and, many of these locations can grow food for 12 months out of the year. Their overall cost of living is lower, too.

  • cholula1111

    Sure you can, as soon as you renounce your citizenship.

  • ChrisFromCanuckistan

    If you gotta pick a country, go with Canada. Not-terribly-ridiculous gun laws, ample space to buy reasonably cheap land, a decent free healthcare system, lowish crime (stay out of a few places and your golden) and 90% of our population is within 90 miles of the US Border (forming both a buffer to northern migration and keeping the willingly blind non-prepared pinned down.)


  • stuckhere

    Funny you should mention Canada. My daughter and I are both US citizens. We are interested in dual citizenship, so today I went to see an immigration lawyer. Very sadly, we do not qualify to become Canadian citizens. Apparently Canada has become quite stringent in their requirements. We have no family there, no job offers, and even though I am a college graduate with 30 years of experience in the medical field, they are not looking for anyone In my field of expertise. I was turned away.

  • JRD

    Im willing to prep for all that its better than what this place is going to be and living in fear so much these days.

  • Holy Smokes

    America used to be the icon of the world, the land of the free. But that has been lost long ago! China is not the ideal land to live, it has a history of corruption. But with that said, look at America, it too has a history of corruption. So if one is saying that one is a better place to live than the other, that will depend upon what you are comparing it to. As for me, I still would prefer America, but that may quickly change, since Americans liberties and freedoms are in jeopardy.

    American propaganda? You bet there is, and the American people are being lied to every day! Thanks to the special interest groups that feed garbage to the media and the media eats it up like candy.

  • shawn

    Good Luck, life is way to short to live and die this way, I’m leaving In 2 months, I’m done with this tyrannical crap.

  • Ann Coffey

    Please, Americans, stay home!

    One point in your post that is not true. You say, “Latin Americans for the most part like Americans.” This is not true at all. They might like your money, but they don’t like you. As a European, I am so sick of negative vibes in Latin America because of their assuming I am American. Of course, I soon set them straight and then their attitude towards me changes for the better.

    You are quite right when you say that they don’t like Americans in Europe, and this is true as well for Britain, Africa, the Middle East, the Orient and Downunder. I think staying home is your only option unless you can find employment in a polar region or Russia.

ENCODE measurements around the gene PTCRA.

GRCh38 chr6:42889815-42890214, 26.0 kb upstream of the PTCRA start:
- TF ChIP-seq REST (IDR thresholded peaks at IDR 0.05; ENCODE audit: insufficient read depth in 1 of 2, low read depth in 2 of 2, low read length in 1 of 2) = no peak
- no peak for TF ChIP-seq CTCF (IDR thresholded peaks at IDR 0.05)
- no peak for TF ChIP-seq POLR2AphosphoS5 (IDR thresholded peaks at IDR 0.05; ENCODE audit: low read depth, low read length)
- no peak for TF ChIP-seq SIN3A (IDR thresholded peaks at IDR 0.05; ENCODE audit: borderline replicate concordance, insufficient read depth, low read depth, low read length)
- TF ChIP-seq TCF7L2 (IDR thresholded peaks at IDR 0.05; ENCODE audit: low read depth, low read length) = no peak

• EasyVance

    I think what all of my White Brothers and Sisters have miss in all of this stuff, is the fact that my white brothers and sisters, never wanted to play fair with their other non-white brothers and sisters of the world.
    You see you can’t start a country based on greed and murder, such as my white brothers did when they came to the Americas and destroys the Indians, and brought slavery, and bamboozled the mexicans.
    For if you do, then that country will behave that away for all of its existence. See the greed of America and its willingness to kill, steal, and to destroy everything for the sake of maintaining its position. And so that same greed, and its violence has filtered down throughout the culture. The recipients of any Kingdom will always behave like their Kings, or rulers. Creed and violence from the top to the bottom of our culture.

  • Jim

    Having lived in Thailand the last year I can relate to the importance of speaking the language and the severity of cultural shock. Becoming and expat is extremely difficult. It may still be worth it though given the horrific collapse coming to the US.
    The best advice was to visit your country of choice before committing. I thought Thailand was going to be it for me but now I am looking elsewhere.
    On my list are The Philippines and Malaysia in Asia, both places have a decent number of english speaking people. In south and central america Uruguay, Ecuador, and Costa Rica becuase I am familiar with hispanic culture and know a little spanish.
    Until you have actually experienced being an expat DO NOT UNDERESTIMATE the warning in this article. Language barriers are huge, cultural shock will shake you to your bones, and the loneliness of being away from friends/family is a real experience for every expat.
    Even with all of that said, I still believe the wise thing to do is to leave and I am staying away from the US until things calm down again. Hopefully, in my life time.